Northern News : August 15th 2012
Wednesday, August 15, 2012 Visit www.advancebuild.co.nz Smart new homes for a quality lifestyle! NOW OPEN New Kerikeri Display Home Visit us at 391 Waipapa Rd, Kerikeri Phone 0800 327 828 TODAY E-EDITION ONLINE A headache Our Blair High note Our blog ''GE isn't a solution, it's just another problem for farmers, and a big one,'' -- Bob Mackley, Duchembegarra, Western Victoria, Australia --P2 The Far North's first ever medal. Fantastic work, Blair -- P10 Te Korowai o te Aroha were runners-up in a nationwide sign language performance. Go to northernnews. co.nz to watch a video. Bay College students are in good voice. Go to northernnews.co.nz to watch a a video of the song sung to close their play Kura Toa. Go online to northernnews.co.nz to read the latest from Pat Booth. Click Latest Blogs. We're the champions By HAMISH MacLEAN Mobbed: World champion street unicyclist Chris Huriwai, below, is mobbed by students from Tautoro, one of the area schools he's worked with over the past year. Kaikohe's heroes welcome for the three newly crowned unicycling champions, Sam La Hood, top left and Samuel Tzikoucos, top right, shut down the town's streets in the middle of the day on Friday. Unicyclists crowned best in the world You can fail a million times, but keep going, you just need tokeeptrying. . . Chris Huriwai THE streets of Kaikohe were flooded with children when three North- landers returned from Brixen, Italy, as unicycling world champions last week. Hundreds applauded men's first place winner Otaua's Chris Huriwai, women's first place winner Dar- gaville's Sam La Hood and youth cat- egory third placegetter 13-year-old Samuel Tzikoucos as they made their way up Broadway and back to a warm reception at Kaikohe Mem- orial Hall. Area schools joined in the cele- bration. Northland MP Mike Sabin said that for him the significance of the day was a recognition of what "striving for success and achieving success really means". Mr Sabin said the day was one for Kaikohe to lift up their champions and was also an opportunity to take stock of the potential for success that lies within. "What they really embody is three people who have really committed and worked -- and probably failed along the way -- until they reached the top of the mountain that they sought to climb," he said. "I think there's a lesson in that for all of us. "Success isn't something that hap- pens by accident, it happens by effort and by attitude." He received a round of applause during his talk when he said the people of Northland ought to lobby the Olympic committee for unicyc- ling as an Olympic sport. Chris Huriwai apologised to the crowd for his lower than usual energy. He said there were too many people to thank at once but he did thank the schools for their support And he confirmed Mr Sabin's message. "You can fail a million times, but keep going, you just need to keep trying, that's all you need to do." With the athletes returning to New Zealand during the week, one of the day's speakers gave the cham- pions a hard time. "They're not wearing their medals, I guess they're still in their suit- cases," Far North District Council councillor Sally Macauley said. "It's been a wonderful morning," she told to the audience at Memorial Hall. She thanked the parents, friends and supporters of the young athletes for their role in the three youngsters' successes, and the time they've invested in their support. And she thanked Mike Shaw who organised the parade. "It's a bit embarrassing really, but it's cool," Chris said after the event. "I know that this day isn't about me and the Sams, it's about the whole town getting together and cel- ebrating something for once," Chris said. Italy was still fresh on the young man's mind. "It was really hot," he said. "All the best competitors were there, which was really cool." It was the Sams first time at the competition and Chris said he was pleased by the two younger riders' ability to remain cool under pres- sure. "I thought nerves might get to them a bit -- competing is really dif- ferent from normal practising -- it was good, they were able to keep their composure and they impressed me," he says. As the unicyclist who gave the sport a profile in Northland, Chris jokingly took credit for the other riders' success. "I just give them whatever support I can, any advice I can, and they used it well," he said. "But yeah, all the credit to them, of course." Chris has already got his sights set on the next world championships in Montreal, Canada, in two years. "I'll be booking my tickets soon, I think."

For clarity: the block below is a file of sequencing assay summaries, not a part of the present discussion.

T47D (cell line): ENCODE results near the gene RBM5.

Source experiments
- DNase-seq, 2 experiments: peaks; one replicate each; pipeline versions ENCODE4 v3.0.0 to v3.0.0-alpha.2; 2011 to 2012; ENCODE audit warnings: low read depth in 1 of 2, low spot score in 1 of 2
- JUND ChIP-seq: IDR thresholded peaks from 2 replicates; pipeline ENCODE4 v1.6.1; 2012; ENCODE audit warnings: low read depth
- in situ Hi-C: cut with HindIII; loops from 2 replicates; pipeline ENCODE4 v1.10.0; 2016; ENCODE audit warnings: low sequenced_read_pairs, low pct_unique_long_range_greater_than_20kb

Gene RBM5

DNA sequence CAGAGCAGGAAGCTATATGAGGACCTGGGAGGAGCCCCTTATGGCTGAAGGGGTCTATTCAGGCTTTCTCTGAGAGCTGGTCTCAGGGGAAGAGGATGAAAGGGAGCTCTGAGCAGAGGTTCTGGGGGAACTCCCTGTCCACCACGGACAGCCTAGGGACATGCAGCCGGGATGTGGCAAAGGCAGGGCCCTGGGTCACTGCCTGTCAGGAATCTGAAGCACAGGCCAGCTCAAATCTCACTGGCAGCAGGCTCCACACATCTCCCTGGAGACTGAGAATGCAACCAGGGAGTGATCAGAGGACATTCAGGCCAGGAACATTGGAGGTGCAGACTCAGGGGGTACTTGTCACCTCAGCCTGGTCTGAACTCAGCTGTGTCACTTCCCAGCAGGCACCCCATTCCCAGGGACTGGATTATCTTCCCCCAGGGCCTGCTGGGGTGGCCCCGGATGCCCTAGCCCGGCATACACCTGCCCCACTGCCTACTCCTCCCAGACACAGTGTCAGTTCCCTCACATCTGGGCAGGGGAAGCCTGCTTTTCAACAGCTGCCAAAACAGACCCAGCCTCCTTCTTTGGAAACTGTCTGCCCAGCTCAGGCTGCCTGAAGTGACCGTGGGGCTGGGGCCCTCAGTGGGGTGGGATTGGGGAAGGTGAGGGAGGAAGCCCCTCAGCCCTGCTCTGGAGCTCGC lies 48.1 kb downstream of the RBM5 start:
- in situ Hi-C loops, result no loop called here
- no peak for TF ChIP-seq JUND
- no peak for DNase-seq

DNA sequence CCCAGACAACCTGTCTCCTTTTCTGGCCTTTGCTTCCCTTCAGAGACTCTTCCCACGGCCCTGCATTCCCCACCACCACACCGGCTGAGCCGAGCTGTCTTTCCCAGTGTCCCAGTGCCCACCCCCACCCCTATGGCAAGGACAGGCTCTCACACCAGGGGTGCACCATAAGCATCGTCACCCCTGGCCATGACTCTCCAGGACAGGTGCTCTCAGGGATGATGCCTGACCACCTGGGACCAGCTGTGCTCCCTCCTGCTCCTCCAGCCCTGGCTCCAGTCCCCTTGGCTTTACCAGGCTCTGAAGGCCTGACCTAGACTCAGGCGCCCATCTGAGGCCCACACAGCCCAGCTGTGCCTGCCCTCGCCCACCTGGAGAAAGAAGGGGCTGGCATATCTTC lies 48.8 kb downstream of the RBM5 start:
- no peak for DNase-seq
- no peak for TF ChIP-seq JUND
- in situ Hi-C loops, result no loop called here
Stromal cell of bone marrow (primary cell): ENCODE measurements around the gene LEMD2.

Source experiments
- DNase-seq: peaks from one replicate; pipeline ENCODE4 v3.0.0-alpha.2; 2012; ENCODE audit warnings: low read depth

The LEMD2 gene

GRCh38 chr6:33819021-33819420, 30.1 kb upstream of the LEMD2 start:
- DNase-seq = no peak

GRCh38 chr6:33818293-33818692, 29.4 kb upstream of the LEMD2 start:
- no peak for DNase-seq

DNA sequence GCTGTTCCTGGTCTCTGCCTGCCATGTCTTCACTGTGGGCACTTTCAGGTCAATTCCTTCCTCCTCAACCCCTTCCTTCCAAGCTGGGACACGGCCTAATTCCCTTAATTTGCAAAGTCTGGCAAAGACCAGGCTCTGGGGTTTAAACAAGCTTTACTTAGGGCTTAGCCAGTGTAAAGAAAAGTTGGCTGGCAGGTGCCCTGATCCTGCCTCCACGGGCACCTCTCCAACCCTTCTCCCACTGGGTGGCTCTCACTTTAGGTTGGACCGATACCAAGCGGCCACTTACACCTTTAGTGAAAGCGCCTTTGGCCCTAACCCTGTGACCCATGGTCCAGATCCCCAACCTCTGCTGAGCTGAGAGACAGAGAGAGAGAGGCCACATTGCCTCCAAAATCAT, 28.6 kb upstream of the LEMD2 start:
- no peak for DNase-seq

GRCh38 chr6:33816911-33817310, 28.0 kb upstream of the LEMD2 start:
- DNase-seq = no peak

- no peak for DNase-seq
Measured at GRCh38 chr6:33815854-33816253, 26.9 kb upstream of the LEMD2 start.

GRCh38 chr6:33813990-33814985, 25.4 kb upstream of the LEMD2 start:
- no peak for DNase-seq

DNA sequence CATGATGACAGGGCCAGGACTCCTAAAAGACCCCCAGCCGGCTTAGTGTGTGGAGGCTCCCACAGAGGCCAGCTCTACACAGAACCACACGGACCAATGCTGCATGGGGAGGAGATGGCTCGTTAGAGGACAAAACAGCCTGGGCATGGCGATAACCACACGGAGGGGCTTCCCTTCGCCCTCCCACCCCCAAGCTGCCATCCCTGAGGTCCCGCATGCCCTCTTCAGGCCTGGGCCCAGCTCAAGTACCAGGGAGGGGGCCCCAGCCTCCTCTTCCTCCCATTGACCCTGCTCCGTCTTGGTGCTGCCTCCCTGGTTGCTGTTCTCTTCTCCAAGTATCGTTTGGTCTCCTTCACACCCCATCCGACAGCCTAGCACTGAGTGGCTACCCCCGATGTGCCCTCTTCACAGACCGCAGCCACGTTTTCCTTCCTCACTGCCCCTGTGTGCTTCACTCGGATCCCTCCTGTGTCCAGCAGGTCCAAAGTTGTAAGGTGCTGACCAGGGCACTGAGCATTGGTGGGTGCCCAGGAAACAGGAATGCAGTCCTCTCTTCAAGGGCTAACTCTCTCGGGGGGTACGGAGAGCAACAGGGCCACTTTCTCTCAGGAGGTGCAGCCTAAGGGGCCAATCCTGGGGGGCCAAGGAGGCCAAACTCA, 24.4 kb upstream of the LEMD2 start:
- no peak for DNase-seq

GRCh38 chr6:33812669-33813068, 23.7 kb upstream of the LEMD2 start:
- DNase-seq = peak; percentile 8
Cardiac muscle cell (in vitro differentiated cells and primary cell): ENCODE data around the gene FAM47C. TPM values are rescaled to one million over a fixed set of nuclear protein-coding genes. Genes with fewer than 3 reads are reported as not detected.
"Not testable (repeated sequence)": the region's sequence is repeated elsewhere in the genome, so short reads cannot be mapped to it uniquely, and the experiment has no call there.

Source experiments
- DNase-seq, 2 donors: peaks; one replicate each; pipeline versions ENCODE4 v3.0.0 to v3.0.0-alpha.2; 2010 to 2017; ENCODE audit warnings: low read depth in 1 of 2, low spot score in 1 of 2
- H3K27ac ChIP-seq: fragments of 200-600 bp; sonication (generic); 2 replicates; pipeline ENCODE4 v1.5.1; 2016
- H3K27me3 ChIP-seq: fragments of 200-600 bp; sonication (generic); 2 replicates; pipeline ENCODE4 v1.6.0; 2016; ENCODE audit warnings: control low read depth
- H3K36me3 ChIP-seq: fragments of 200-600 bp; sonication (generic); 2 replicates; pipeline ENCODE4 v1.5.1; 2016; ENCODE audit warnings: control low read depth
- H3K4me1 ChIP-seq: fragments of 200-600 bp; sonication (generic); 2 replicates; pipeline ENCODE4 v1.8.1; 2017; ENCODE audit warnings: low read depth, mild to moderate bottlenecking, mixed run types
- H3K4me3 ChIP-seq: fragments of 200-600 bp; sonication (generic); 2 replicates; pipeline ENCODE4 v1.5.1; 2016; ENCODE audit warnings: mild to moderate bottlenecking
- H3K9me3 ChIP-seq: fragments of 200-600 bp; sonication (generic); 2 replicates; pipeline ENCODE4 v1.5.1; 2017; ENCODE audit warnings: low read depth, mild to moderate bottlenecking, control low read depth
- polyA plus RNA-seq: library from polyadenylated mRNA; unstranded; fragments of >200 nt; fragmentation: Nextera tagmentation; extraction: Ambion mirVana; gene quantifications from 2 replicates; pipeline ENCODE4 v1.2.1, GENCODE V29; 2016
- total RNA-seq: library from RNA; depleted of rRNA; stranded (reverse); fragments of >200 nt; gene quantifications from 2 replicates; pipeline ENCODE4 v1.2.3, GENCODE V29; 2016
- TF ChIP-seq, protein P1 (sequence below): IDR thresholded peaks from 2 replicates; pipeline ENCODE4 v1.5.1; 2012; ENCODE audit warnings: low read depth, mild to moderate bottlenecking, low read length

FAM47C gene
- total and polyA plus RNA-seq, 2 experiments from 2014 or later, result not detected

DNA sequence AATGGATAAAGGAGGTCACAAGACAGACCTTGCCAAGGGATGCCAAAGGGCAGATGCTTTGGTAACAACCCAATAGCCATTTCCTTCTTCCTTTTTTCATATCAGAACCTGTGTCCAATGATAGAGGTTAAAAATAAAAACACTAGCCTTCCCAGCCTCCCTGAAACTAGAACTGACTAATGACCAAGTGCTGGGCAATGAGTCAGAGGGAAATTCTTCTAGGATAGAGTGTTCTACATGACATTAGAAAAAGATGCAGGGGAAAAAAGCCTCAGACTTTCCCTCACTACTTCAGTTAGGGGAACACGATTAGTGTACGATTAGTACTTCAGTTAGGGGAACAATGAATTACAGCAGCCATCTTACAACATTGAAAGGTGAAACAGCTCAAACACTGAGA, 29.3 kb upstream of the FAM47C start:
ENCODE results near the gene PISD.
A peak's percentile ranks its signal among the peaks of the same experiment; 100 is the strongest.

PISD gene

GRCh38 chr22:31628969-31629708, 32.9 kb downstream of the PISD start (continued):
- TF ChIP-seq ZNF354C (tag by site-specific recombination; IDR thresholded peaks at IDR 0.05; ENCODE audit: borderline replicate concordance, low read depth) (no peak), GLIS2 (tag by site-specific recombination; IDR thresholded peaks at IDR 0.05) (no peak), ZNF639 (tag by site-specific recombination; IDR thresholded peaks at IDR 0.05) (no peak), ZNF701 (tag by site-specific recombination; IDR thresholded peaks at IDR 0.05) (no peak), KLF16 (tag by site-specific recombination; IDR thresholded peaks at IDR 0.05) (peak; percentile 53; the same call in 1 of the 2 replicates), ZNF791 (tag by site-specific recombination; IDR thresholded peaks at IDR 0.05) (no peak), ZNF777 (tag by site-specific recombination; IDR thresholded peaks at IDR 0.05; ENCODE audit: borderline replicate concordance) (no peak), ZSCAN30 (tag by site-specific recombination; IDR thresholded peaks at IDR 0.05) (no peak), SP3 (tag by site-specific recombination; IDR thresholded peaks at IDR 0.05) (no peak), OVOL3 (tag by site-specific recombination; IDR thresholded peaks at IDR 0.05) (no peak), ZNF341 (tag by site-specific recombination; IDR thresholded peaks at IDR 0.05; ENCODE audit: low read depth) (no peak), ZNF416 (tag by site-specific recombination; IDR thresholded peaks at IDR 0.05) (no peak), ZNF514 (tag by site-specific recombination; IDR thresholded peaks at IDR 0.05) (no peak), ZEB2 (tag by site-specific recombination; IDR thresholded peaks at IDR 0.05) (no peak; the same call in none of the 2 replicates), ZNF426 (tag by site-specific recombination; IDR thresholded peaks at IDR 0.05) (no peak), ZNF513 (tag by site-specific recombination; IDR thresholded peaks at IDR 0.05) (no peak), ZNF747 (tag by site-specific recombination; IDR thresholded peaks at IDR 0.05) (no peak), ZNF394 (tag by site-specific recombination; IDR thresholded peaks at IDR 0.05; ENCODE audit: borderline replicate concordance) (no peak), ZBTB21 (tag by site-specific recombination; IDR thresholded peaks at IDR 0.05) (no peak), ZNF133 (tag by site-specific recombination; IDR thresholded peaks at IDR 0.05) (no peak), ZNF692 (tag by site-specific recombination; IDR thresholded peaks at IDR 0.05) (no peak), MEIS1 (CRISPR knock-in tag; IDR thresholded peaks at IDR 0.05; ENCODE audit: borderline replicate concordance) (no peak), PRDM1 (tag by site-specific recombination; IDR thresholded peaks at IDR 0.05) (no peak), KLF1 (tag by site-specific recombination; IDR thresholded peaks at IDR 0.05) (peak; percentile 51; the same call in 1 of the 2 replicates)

August 8th 2012
August 22nd 2012